Serving Two Masters: Dividing Your Attention Without Diluting Your Efforts

“I have eight different bosses right now… So that means that when I make a mistake, I have eight different people coming by to tell me about it.” — Peter Gibbons in the Mike Judge film Office Space, as portrayed by Ron Livingston.

“The President has only 190 million bosses. The Vice President has 190 million and one.” — Hubert H. Humphrey, 38th Vice President of the Unites States.

Serving Two Masters by Laura Stack #productivityWhile very few of us have suffered the fate of Office Space‘s Peter Gibbons (with his eight oblivious supervisors), working for multiple bosses within the same company has become a fairly commonplace situation nowadays as matrixed organizations consolidate, shrink, and reorganize. Often these situations last just a few weeks or months; however, sometimes they become permanent. Administrative professionals and project managers are especially prone to the practice.

If you face this situation, consider it just another challenge of the modern economy, designed to keep you on your toes. Take a few precautionary steps, and you can survive it handily. Your biggest challenge will arise from dividing your attention between your multiple “masters,” so that everyone winds up happy, including you. So let’s look at a few tips to help you hit a home run when management throws you this curveball.

1. Determine your ultimate boss. Rarely will your bosses be equal in status or priority. Base this on your job description and, if necessary, ask HR to weigh in.

2. Define your duties. Sit down with all your bosses at once and hammer out your responsibilities to each, making sure they understand and agree on your commitments. Bring up any potential conflicts and how you’ll handle them based on what you already know about the situation. Establish a strategy to deal with anything new that pops up and how they will resolve disagreements, so you stay out of the middle.

3. Manage your managers. Most of us have learned how to manage up as well as down during the course of our careers: i.e., we typically work to make life easier for the boss by keeping track of and anticipating their needs, asking them what they want us to focus on, and generally striving to keep them happy. Some call this manipulative; I call it part of the job. With two or more bosses, you’ll have to be more proactive than ever. You may even have to find ways to deflect some low-priority tasks in the process of juggling their work, especially if those tasks come from people you don’t report to—this may not be the time to be “nice.”

4. Share your schedule. Prioritize every task each boss assigns you as soon as you get it, so you can determine how much of your time belongs to each manager. Don’t let one give you more than their fair share of work, just because they think they can. Draw up your schedule in advance on a weekly basis, outlining how you plan to handle your responsibilities, and send it to all your bosses. If they disagree, or one demands the lion’s share of your attention over the others, use the duty-division strategy from Tip #2 to work out the differences. If necessary, meet with them and point out frankly that you’re only one person who can do only so much. Some bosses will appreciate your candor—some won’t—but don’t let them ignore reality.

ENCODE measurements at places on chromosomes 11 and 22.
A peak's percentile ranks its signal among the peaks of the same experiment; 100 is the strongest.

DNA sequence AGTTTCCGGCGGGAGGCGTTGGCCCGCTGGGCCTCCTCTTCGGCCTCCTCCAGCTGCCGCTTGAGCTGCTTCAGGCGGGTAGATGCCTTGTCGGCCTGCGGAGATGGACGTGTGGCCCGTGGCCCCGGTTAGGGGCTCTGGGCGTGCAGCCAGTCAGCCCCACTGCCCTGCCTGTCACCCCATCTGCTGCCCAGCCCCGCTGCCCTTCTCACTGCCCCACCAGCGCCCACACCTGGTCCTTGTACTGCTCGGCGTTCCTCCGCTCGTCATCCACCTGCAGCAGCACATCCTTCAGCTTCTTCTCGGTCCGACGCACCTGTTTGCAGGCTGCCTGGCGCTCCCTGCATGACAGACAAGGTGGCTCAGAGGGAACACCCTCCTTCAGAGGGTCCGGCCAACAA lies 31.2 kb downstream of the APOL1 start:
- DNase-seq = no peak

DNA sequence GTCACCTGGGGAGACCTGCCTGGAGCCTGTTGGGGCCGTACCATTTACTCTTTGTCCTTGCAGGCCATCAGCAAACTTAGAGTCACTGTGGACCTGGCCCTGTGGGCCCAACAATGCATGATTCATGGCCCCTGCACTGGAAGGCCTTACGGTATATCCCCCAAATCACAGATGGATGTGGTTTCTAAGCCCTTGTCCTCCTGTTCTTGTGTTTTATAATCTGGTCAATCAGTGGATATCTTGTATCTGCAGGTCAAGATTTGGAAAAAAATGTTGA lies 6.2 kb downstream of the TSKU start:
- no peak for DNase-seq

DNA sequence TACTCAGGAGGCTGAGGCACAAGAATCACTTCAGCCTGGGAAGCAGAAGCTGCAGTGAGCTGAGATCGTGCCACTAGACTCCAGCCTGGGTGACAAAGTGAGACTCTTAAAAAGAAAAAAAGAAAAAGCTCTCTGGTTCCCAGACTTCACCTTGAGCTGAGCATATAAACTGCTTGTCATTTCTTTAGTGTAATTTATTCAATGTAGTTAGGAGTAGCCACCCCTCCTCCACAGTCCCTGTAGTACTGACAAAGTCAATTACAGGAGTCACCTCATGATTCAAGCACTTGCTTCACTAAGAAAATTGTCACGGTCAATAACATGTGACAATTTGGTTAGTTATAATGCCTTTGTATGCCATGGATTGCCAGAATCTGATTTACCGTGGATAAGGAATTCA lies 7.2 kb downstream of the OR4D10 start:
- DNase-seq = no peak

5. Communicate everything clearly. Keep your bosses apprised on the status of their individual projects; they needn’t know anything about the projects belonging to your other boss(es). This involves first identifying their communication styles, just as you would with any boss. Ask if you don’t already know. Boss A might want to talk to you daily; Boss B might prefer weekly meetings; Boss C might prefer a bi-weekly email. Be especially clear about deliverables and deadlines from the beginning, getting agreement on both. If you can’t get firm answers for your inquiries, set your own deadlines and notify your boss of your intentions—if the person disagrees, it will finally evoke a response.

6. Document your days. Even if your organization doesn’t use timesheets, keep track of your time anyway, so you can answer questions and demonstrate your productivity at a moment’s notice.

7. Beside, not between. While your bosses may share your output, think of yourself as working beside them. While it may feel like they’re metaphorically tugging you in multiple directions, never actually let yourself get between them—especially if they clash about something more significant than your top priority. It’s not your job to mediate; nor should you take one side against the other(s).

Above and Beyond

I think you can effectively support several people. Be careful to maintain a balance in your own life while trying to keep everyone happy. You may have to spend some of your productive time doing more juggling than you like; but if you can’t change that, then accept it and move forward, proving to everyone how exquisitely productive you can be.

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